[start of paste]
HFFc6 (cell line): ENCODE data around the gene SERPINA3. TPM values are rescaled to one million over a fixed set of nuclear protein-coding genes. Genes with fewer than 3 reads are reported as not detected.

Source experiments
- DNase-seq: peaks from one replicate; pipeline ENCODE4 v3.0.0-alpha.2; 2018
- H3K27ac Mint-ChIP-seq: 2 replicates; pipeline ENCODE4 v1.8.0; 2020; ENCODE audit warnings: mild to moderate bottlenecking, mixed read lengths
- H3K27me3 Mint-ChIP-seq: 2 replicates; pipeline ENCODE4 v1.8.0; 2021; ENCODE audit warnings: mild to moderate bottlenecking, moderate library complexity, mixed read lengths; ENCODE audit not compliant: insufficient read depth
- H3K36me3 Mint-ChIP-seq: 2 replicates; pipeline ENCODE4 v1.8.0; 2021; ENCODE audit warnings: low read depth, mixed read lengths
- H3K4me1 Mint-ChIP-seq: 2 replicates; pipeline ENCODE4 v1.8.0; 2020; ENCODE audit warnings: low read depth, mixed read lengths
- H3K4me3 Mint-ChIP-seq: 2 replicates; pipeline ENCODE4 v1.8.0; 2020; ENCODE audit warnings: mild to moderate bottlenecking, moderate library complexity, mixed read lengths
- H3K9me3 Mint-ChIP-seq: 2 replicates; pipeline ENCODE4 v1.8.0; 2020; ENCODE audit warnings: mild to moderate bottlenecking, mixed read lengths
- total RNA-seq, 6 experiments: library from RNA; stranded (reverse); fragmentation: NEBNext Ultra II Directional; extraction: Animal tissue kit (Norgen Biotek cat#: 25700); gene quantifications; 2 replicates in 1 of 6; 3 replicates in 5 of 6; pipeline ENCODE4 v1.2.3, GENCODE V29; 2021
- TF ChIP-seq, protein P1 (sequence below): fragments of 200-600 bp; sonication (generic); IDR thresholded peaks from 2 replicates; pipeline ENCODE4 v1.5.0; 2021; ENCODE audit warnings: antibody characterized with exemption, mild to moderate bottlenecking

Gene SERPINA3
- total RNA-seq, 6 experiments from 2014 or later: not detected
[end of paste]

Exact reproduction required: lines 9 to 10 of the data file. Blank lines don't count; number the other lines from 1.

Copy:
- H3K9me3 Mint-ChIP-seq: 2 replicates; pipeline ENCODE4 v1.8.0; 2020; ENCODE audit warnings: mild to moderate bottlenecking, mixed read lengths
- total RNA-seq, 6 experiments: library from RNA; stranded (reverse); fragmentation: NEBNext Ultra II Directional; extraction: Animal tissue kit (Norgen Biotek cat#: 25700); gene quantifications; 2 replicates in 1 of 6; 3 replicates in 5 of 6; pipeline ENCODE4 v1.2.3, GENCODE V29; 2021